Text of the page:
The Good Old Days Of Hideous Webpages

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Amid the sleek uniformity of Twitter and Facebook, Joe Kloc longs for the Geocities era:

Geocities began in 1994, advertising an enticing 15 megabytes of free space to any homesteader looking to make their place on the Web. The World Wide Web was only a few years old when this digital Northwest Ordinance was issued, and so its users, often referred to as netizens, were necessarily having their first interactions with the Internet, learning to make a place for themselves in the newly discovered online world. Millions of netizens with little to no experience or understanding of how a webpage “should” look utilized the site’s built-in development tools to create clapboard homes spattered with stray GIFs, looping MIDI files, and busy backgrounds. It was the Internet’s Wild West.

It is easy to dismiss these pages as a sort of outsider art. But outside of what? There was no such thing as a personal page before Geocities. And, in almost every meaningful sense of that word, there is no equivalent today.

Consider a page from [Geocities’] Heartland neighborhood, where one resident wrote, “Hi! My name is Sherry, my husband is Richard. We have three children, Colleen, Alicia, and James and we are out here in the desert of southern California.” Further down on the page is a link to “Richard’s Original Bedtime Stories.” … Where today do families publish their homemade bedtime stories about giant pickles? Sites like these have simply disappeared.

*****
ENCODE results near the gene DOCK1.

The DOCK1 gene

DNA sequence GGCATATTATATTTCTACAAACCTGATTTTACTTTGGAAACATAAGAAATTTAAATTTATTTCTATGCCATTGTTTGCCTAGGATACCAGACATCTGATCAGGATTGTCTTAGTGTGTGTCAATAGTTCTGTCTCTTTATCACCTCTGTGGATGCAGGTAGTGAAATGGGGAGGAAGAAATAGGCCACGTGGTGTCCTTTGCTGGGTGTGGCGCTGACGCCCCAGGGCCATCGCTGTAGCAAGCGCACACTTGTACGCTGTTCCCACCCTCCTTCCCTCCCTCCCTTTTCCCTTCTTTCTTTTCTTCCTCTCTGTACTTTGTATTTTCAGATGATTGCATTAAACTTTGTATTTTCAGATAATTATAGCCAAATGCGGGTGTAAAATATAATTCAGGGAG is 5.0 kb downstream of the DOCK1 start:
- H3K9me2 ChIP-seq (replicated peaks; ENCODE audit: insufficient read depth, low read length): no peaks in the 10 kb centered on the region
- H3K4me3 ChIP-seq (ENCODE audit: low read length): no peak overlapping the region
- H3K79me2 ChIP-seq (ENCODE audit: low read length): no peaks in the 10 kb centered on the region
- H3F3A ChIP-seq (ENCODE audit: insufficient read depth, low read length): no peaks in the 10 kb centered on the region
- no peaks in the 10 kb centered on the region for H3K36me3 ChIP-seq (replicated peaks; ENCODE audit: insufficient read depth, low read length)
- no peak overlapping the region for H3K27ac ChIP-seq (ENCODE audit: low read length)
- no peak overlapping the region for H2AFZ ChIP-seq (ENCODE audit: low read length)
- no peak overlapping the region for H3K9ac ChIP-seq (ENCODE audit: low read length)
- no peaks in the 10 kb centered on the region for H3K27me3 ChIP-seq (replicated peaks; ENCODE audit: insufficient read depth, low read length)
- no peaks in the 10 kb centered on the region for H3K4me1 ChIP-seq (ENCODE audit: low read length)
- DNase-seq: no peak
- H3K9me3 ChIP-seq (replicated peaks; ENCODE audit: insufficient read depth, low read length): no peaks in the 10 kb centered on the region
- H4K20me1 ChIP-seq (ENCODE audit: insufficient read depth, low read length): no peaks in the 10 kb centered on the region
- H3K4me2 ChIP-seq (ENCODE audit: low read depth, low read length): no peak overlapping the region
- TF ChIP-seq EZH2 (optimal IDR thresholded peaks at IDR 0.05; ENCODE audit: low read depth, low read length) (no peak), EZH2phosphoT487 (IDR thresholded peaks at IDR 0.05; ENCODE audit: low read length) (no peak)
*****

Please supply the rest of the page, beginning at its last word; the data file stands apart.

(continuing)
Geocities was bought by Yahoo in 1999, during the height of its popularity. Then along came Myspace in 2003, Facebook in 2004, and Twitter in 2006. And by 2009, Petsburg, Heartland, and the rest of Geocities had been shuttered. The world had chosen the pre-fab aesthetics of social networks over the 15-megabyte tracts of open land offered by Geocities. Jacques Mattheij, the founder of the Geocities archive site Reocities, explained this choice to me: “The Geocities environment offered more freedom for expression. Don’t like blue? Then Facebook probably isn’t for you.”

You’ll certainly find less comic sans. Update from a reader:

Know about Neocities? Started by a bitcoin “cyberpunk” dude named Kyle in Portland, Oregon.

From the About page:

(Screenshot via Reocities)